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Norepinephrine infused into the basolateral amygdala posttraining enhances retention in a spatial water maze task.
Neurobiol Learn Mem. 1999 Mar; 71(2):232-9.NL

Abstract

Recent evidence indicates that the amygdala plays a role in modulating memory processes in other brain regions. For example, posttraining intra-amygdala infusions of amphetamine enhanced memory in both spatial and cued training water maze tasks; these tasks are known to depend on the integrity of the hippocampus and caudate nucleus, respectively. To determine whether this modulation is dependent on noradrenergic activation within a subregion of the amygdala (the basolateral nucleus), the present study examined the effects of posttraining microinfusions (0.2 microl) of norepinephrine or propranolol into the basolateral amygdala immediately following training in a spatial version of the water maze task. Rats received a four-trial training session on each of 2 consecutive days. On the third day, rats were given a 60-s probe test in the absence of a platform. Retention latencies obtained on the second training day revealed that norepinephrine dose-dependently enhanced retention for the location of the hidden platform. In contrast, propranolol significantly impaired retention. Probe trial analysis revealed that rats treated with 0.25 microg norepinephrine demonstrated a selective spatial bias for the training platform location relative to all other groups. These findings are consistent with others and support the view that the basolateral amygdala has a role in modulating memory storage by interacting with other brain regions.

Authors+Show Affiliations

Department of Psycholobiology, University of California, Irvine California, 92697-3800, USA. hatfield@darwin.bio.uci.eduNo affiliation info available

Pub Type(s)

Journal Article
Research Support, Non-U.S. Gov't
Research Support, U.S. Gov't, P.H.S.

Language

eng

PubMed ID

10082642

Citation

Hatfield, T, and J L. McGaugh. "Norepinephrine Infused Into the Basolateral Amygdala Posttraining Enhances Retention in a Spatial Water Maze Task." Neurobiology of Learning and Memory, vol. 71, no. 2, 1999, pp. 232-9.
Hatfield T, McGaugh JL. Norepinephrine infused into the basolateral amygdala posttraining enhances retention in a spatial water maze task. Neurobiol Learn Mem. 1999;71(2):232-9.
Hatfield, T., & McGaugh, J. L. (1999). Norepinephrine infused into the basolateral amygdala posttraining enhances retention in a spatial water maze task. Neurobiology of Learning and Memory, 71(2), 232-9.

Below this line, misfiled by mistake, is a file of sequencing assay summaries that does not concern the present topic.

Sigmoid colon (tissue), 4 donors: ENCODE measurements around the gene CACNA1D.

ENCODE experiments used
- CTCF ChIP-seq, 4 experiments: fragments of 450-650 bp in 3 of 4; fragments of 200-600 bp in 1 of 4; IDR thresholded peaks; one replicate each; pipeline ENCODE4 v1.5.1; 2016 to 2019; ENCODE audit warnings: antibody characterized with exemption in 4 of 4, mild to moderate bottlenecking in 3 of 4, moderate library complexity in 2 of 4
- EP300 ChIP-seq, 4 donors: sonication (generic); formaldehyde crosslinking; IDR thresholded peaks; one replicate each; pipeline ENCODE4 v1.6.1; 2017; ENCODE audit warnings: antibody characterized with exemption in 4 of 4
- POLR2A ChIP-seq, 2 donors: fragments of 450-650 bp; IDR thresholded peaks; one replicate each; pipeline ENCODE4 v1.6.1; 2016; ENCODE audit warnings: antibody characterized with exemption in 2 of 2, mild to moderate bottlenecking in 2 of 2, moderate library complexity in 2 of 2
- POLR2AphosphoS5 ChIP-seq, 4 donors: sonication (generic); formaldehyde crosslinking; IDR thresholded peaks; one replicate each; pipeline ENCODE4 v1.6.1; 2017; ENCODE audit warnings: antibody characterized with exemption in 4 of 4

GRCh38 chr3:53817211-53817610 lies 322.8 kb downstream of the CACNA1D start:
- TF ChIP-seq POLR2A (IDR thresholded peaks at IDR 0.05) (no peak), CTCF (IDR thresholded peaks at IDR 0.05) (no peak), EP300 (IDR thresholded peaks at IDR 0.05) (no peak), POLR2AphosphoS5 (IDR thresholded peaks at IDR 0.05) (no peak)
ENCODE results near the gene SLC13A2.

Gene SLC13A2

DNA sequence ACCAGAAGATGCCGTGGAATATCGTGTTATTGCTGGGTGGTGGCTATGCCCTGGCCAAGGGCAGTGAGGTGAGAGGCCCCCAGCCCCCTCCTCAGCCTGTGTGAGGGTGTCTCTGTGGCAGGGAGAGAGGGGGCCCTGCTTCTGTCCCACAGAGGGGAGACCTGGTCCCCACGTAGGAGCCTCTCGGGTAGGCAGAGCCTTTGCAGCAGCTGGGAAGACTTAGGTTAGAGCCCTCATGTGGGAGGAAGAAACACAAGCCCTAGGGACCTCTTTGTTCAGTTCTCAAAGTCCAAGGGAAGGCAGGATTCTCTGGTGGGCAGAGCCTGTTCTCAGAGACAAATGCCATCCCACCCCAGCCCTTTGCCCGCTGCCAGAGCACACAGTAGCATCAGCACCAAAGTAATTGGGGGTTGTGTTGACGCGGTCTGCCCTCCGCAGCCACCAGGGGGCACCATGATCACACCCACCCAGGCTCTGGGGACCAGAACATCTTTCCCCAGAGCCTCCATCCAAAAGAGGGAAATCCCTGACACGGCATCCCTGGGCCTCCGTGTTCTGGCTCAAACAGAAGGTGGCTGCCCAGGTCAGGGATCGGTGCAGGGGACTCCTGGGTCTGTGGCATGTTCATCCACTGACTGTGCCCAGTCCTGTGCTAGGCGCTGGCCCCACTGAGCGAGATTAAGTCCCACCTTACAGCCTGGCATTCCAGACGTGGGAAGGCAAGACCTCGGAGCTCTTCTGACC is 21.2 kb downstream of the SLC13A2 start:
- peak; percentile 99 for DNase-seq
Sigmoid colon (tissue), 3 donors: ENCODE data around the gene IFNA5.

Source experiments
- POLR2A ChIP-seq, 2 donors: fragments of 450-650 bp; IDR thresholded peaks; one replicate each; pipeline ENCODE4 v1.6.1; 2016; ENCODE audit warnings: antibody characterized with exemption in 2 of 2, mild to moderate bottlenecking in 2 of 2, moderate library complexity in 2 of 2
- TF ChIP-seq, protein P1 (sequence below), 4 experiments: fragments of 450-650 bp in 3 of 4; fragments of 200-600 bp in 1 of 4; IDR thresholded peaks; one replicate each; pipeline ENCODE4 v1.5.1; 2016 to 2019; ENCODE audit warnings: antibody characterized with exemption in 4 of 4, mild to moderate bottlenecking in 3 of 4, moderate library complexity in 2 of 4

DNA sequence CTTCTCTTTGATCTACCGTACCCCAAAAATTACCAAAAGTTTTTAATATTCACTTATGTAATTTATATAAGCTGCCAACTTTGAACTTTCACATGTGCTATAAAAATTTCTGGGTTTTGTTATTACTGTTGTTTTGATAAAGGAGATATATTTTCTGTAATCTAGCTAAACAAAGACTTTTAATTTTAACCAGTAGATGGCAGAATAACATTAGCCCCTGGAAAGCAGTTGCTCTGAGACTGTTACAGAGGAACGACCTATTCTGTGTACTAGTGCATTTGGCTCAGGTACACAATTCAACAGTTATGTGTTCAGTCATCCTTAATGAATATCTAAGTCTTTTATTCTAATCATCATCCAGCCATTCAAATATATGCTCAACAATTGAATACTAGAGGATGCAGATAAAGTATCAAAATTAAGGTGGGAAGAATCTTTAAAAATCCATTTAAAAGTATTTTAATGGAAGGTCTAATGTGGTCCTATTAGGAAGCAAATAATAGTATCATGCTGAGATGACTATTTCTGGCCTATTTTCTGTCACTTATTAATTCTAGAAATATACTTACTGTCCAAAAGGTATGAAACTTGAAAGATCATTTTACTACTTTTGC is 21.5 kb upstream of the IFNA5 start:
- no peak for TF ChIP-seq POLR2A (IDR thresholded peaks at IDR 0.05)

Hatfield T, McGaugh JL. Norepinephrine Infused Into the Basolateral Amygdala Posttraining Enhances Retention in a Spatial Water Maze Task. Neurobiol Learn Mem. 1999;71(2):232-9. PubMed PMID: 10082642.
* Article titles in AMA citation format should be in sentence-case
TY - JOUR T1 - Norepinephrine infused into the basolateral amygdala posttraining enhances retention in a spatial water maze task. AU - Hatfield,T, AU - McGaugh,J L, PY - 1999/3/20/pubmed PY - 1999/3/20/medline PY - 1999/3/20/entrez SP - 232 EP - 9 JF - Neurobiology of learning and memory JO - Neurobiol Learn Mem VL - 71 IS - 2 N2 - Recent evidence indicates that the amygdala plays a role in modulating memory processes in other brain regions. For example, posttraining intra-amygdala infusions of amphetamine enhanced memory in both spatial and cued training water maze tasks; these tasks are known to depend on the integrity of the hippocampus and caudate nucleus, respectively. To determine whether this modulation is dependent on noradrenergic activation within a subregion of the amygdala (the basolateral nucleus), the present study examined the effects of posttraining microinfusions (0.2 microl) of norepinephrine or propranolol into the basolateral amygdala immediately following training in a spatial version of the water maze task. Rats received a four-trial training session on each of 2 consecutive days. On the third day, rats were given a 60-s probe test in the absence of a platform. Retention latencies obtained on the second training day revealed that norepinephrine dose-dependently enhanced retention for the location of the hidden platform. In contrast, propranolol significantly impaired retention. Probe trial analysis revealed that rats treated with 0.25 microg norepinephrine demonstrated a selective spatial bias for the training platform location relative to all other groups. These findings are consistent with others and support the view that the basolateral amygdala has a role in modulating memory storage by interacting with other brain regions. SN - 1074-7427 UR - https://www.unboundmedicine.com/medline/citation/10082642/Norepinephrine_infused_into_the_basolateral_amygdala_posttraining_enhances_retention_in_a_spatial_water_maze_task_ L2 - https://linkinghub.elsevier.com/retrieve/pii/S1074-7427(98)93875-8 DB - PRIME DP - Unbound Medicine ER -